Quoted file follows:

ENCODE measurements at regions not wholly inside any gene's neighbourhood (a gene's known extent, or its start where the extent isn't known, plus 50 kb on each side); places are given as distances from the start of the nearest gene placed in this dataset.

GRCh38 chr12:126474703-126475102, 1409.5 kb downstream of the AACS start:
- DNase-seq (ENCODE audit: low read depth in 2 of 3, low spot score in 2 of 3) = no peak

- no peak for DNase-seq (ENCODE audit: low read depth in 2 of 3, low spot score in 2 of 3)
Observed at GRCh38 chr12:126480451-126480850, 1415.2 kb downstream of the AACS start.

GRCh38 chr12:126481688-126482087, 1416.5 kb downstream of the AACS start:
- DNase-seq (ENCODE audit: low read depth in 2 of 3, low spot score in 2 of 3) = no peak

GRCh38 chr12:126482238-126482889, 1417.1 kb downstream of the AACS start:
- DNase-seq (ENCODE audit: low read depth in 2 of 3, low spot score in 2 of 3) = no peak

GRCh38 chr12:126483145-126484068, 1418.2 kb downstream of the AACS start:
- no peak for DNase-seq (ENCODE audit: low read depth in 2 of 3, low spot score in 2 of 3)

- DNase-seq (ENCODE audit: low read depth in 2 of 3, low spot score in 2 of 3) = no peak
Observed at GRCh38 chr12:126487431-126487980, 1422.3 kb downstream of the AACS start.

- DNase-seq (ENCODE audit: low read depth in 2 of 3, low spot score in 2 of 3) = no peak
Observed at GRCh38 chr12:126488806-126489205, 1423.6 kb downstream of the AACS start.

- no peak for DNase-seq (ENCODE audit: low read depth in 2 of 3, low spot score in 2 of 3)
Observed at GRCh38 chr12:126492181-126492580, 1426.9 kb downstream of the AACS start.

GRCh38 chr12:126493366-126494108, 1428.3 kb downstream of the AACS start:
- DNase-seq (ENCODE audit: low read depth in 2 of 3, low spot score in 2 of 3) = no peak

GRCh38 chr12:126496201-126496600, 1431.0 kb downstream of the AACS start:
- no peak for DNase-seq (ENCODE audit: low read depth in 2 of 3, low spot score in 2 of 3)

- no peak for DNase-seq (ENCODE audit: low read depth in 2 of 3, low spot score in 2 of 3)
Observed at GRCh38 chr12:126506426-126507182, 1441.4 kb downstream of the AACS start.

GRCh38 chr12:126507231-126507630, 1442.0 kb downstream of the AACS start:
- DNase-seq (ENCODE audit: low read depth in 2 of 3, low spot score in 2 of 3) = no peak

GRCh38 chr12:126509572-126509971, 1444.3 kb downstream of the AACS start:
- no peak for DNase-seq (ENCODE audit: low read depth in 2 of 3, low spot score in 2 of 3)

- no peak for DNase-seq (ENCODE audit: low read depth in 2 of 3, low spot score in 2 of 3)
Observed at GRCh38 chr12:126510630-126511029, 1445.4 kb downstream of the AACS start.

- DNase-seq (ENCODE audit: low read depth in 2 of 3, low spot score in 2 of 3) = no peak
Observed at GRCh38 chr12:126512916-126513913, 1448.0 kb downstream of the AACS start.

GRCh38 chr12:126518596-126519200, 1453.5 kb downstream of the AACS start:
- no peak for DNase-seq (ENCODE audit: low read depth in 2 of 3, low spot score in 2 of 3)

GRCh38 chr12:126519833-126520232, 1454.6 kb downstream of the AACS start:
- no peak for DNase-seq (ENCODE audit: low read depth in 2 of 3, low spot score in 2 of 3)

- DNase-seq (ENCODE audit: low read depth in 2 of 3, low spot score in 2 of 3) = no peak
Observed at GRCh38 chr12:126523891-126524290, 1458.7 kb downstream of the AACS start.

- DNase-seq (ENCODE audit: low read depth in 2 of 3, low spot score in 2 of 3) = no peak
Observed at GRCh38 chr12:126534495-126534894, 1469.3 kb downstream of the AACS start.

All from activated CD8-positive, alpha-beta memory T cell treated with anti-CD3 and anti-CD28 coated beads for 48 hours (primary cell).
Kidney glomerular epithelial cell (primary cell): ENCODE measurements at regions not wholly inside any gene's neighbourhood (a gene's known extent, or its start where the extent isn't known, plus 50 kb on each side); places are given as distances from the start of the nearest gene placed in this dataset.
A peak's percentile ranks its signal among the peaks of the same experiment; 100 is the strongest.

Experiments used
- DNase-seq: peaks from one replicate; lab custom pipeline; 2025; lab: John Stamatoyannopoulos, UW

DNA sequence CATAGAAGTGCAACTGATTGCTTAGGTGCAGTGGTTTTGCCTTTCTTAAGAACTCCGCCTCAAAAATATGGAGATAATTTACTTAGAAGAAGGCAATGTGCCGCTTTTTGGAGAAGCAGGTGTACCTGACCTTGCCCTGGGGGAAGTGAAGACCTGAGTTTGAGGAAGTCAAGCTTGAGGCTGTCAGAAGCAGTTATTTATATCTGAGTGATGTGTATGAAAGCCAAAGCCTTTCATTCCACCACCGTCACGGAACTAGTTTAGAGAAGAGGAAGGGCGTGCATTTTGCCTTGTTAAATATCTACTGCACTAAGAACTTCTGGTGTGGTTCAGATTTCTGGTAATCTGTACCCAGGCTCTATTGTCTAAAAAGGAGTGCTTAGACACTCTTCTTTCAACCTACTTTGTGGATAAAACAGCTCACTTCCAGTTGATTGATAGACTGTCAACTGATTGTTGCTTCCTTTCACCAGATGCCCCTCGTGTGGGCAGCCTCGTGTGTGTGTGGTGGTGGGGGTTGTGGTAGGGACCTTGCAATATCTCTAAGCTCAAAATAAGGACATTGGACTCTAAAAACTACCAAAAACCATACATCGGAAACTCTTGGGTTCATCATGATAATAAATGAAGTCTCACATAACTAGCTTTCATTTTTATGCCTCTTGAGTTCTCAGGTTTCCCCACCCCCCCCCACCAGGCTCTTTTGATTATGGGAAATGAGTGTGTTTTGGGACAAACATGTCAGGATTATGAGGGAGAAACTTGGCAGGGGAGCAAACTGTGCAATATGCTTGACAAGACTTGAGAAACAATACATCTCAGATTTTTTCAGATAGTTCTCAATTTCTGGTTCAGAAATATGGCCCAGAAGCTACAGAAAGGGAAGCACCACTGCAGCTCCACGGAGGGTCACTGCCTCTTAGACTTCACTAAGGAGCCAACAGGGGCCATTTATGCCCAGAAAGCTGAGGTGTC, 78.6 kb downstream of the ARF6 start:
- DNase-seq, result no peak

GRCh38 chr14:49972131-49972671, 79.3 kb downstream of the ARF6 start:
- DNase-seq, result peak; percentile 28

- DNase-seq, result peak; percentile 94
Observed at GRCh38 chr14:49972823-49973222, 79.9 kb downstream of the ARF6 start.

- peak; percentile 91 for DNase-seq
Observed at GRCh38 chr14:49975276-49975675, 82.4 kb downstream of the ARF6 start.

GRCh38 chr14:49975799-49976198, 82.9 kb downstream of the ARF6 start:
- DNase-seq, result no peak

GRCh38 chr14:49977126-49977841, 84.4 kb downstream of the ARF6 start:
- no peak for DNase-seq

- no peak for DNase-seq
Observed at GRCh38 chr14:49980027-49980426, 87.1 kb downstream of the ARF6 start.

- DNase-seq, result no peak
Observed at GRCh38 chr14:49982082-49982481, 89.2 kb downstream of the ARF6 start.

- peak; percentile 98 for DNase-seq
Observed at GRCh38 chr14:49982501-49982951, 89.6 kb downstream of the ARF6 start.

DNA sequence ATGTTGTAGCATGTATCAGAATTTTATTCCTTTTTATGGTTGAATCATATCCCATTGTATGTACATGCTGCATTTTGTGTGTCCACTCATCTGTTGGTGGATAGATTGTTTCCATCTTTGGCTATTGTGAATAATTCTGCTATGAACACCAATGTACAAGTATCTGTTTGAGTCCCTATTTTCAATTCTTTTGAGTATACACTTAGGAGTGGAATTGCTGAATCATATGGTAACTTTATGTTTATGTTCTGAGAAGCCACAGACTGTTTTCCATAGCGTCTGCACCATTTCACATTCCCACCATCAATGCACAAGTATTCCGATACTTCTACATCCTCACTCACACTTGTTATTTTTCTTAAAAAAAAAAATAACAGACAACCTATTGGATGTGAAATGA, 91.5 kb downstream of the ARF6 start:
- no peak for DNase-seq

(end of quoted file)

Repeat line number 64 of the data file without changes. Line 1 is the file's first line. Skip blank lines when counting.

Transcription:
- no peak for DNase-seq